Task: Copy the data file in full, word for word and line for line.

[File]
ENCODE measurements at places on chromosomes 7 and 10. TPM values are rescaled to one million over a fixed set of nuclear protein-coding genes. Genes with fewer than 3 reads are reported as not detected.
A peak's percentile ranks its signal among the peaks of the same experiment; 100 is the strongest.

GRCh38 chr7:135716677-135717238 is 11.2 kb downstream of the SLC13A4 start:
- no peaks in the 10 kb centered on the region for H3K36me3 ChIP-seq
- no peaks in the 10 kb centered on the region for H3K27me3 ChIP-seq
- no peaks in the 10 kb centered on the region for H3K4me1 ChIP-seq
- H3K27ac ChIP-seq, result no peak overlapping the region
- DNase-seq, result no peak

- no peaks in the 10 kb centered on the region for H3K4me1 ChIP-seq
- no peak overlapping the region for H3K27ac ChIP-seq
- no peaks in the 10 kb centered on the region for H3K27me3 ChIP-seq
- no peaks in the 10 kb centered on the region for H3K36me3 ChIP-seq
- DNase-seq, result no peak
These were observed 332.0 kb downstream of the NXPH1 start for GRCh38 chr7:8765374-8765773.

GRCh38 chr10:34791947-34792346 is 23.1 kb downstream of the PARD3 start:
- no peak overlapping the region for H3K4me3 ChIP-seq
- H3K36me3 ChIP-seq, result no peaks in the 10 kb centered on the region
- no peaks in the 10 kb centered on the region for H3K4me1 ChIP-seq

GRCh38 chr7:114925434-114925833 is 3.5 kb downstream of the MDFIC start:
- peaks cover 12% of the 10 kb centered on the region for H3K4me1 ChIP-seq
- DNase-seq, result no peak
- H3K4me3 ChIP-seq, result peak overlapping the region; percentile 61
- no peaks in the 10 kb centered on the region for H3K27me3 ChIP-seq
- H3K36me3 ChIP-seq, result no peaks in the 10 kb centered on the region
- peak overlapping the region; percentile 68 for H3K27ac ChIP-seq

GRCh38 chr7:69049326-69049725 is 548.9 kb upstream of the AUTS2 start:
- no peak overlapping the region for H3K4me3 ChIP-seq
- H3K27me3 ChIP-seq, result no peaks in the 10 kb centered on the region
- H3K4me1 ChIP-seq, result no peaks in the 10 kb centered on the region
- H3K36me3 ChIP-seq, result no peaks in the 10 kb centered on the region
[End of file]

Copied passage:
ENCODE measurements at places on chromosomes 7 and 10. TPM values are rescaled to one million over a fixed set of nuclear protein-coding genes. Genes with fewer than 3 reads are reported as not detected.
A peak's percentile ranks its signal among the peaks of the same experiment; 100 is the strongest.

GRCh38 chr7:135716677-135717238 is 11.2 kb downstream of the SLC13A4 start:
- no peaks in the 10 kb centered on the region for H3K36me3 ChIP-seq
- no peaks in the 10 kb centered on the region for H3K27me3 ChIP-seq
- no peaks in the 10 kb centered on the region for H3K4me1 ChIP-seq
- H3K27ac ChIP-seq, result no peak overlapping the region
- DNase-seq, result no peak

- no peaks in the 10 kb centered on the region for H3K4me1 ChIP-seq
- no peak overlapping the region for H3K27ac ChIP-seq
- no peaks in the 10 kb centered on the region for H3K27me3 ChIP-seq
- no peaks in the 10 kb centered on the region for H3K36me3 ChIP-seq
- DNase-seq, result no peak
These were observed 332.0 kb downstream of the NXPH1 start for GRCh38 chr7:8765374-8765773.

GRCh38 chr10:34791947-34792346 is 23.1 kb downstream of the PARD3 start:
- no peak overlapping the region for H3K4me3 ChIP-seq
- H3K36me3 ChIP-seq, result no peaks in the 10 kb centered on the region
- no peaks in the 10 kb centered on the region for H3K4me1 ChIP-seq

GRCh38 chr7:114925434-114925833 is 3.5 kb downstream of the MDFIC start:
- peaks cover 12% of the 10 kb centered on the region for H3K4me1 ChIP-seq
- DNase-seq, result no peak
- H3K4me3 ChIP-seq, result peak overlapping the region; percentile 61
- no peaks in the 10 kb centered on the region for H3K27me3 ChIP-seq
- H3K36me3 ChIP-seq, result no peaks in the 10 kb centered on the region
- peak overlapping the region; percentile 68 for H3K27ac ChIP-seq

GRCh38 chr7:69049326-69049725 is 548.9 kb upstream of the AUTS2 start:
- no peak overlapping the region for H3K4me3 ChIP-seq
- H3K27me3 ChIP-seq, result no peaks in the 10 kb centered on the region
- H3K4me1 ChIP-seq, result no peaks in the 10 kb centered on the region
- H3K36me3 ChIP-seq, result no peaks in the 10 kb centered on the region